Dragon Door: Since the challenge was a surprise to everyone outside the Dragon Door office, you didn’t have much time to specifically prepare for it. What is your training like and how did it prepare you for the challenge?

Steve Opalenik: It’s funny, but the day before the challenge was announced, I was talking with my wife about going to a PCC workshop. I’d wanted to go for a while but in the past year we had a daughter, bought a house, and have been working on many things, so the PCC just hadn’t been in the cards. When I checked to see where the next scheduled PCCs would be, I saw one nearby in Boston. Then, the challenge was announced the very next day—and trying it sounded like the perfect idea.

As far as my training goes, I just try to stay consistent and have fun. I try to follow the Convict Conditioning Big Six in my training while adding in other fun movements. My wife let me build a gym at home in the garage. We have a small climbing wall, a pull-up bar, Neuro-Grips, a punching bag—all that fun stuff. I target pull-ups, push-ups, and bridging in my training. I’m working towards the stand-to-stand bridge and have to get over the fear of dropping back! I think I can do it, I just don’t want to fall on my head. I train about 3-4 times a week and don’t really aim for a specific number of sets or reps, I just have fun with it. I also like to explore the higher level movements like flags, levers, and all that fun stuff.
Steve Opalenik Garage Gym

Dragon Door: Other than the formidable goal of a stand-to-stand bridge, are you working on or working towards any other specific moves in your own training?

Steve Opalenik: I've been working on pistols a lot lately and can do the Wushu pistol pretty well. Now I’m working on doing pistols without having to hold my toe—pistols really attack my quads, and it’s hard to hold the leg out there! I am working on elevated pistols so that it’s ok if my straight leg dips a little bit. Muscle-ups are also fun to work on, and I can get about 1-2 at a time on good days, so doing them is another big goal for me.

Dragon Door: So, now that you’ve won admission to the Boston PCC, have you started working on the Century Test?

Steve Opalenik: I had started adding it into my workouts recently and am feeling pretty confident about it. Now I’ll start doing my main workout first, then add the Century Test to the end of the workout. I want to be prepared to pass the test after all three days of the PCC—when I know I’ll feel tired. While doing the test itself might feel easy, having to do it at the end of the weekend will be tougher. That’s why I will start practicing the Century at the end of my workouts.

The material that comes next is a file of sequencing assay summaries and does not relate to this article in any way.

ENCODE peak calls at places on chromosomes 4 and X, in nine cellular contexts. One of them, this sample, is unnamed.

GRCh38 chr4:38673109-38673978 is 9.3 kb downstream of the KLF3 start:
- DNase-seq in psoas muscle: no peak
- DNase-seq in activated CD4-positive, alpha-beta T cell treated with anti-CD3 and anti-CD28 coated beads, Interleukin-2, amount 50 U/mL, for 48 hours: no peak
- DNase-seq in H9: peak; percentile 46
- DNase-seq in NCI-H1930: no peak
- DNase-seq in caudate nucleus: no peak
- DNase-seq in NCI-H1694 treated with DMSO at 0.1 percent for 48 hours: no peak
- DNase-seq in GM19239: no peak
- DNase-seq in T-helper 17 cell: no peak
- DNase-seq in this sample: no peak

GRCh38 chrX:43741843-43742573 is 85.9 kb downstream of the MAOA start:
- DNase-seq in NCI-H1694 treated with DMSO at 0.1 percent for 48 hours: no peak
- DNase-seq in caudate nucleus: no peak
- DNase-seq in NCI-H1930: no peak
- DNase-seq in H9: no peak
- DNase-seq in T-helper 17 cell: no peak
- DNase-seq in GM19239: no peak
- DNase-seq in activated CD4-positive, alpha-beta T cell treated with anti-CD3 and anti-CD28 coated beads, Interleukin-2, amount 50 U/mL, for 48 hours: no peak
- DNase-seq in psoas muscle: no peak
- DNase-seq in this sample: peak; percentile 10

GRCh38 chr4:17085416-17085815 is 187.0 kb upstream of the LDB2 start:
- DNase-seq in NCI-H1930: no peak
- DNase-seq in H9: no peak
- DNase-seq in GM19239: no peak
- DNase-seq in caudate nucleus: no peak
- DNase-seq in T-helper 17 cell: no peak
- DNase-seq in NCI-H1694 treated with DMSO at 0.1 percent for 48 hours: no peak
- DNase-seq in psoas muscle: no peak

Steve Opalenik Shoe Elbow Bridge

Dragon Door: It sounds like you have a good approach to your training. Are you planning to use the knowledge from your PCC Certification primarily for teaching classes at your nonprofit?

Steve Opalenik: Glad you asked, I think it will be a step towards the nonprofit business. I’ve been calling it The Promethean Project. Our concept is focused on finding your inner flame and potential, then using that potential to get physically fit, manage an addiction or get spiritually fit. We will also offer mediation classes and martial arts options too.

While I love being a mental health counselor, working through a service or with insurance companies can be draining. It’s a means to an end, but it’s not really what I want to be doing. I think the PCC Certification will help me get closer to running the nonprofit Promethean Project full time—that's the real goal. I want to work with like-minded people to create a supportive community with peer run activities. I want the community to get involved for support and to have fun! The PCC and Dragon Door community is so awesome and open, even though I’ve only met you guys online, I still know what everyone is working on. It will be awesome to meet everyone face to face, pick their brains, and learn.

Steve Opalenik Jeep Flag thumbnailSteve Opalenik is a licensed mental health counselor in Massachusetts. Learn more about The Promethean Project at Follow Steve on Instagram @theprometheanproject and Twitter@prometheantx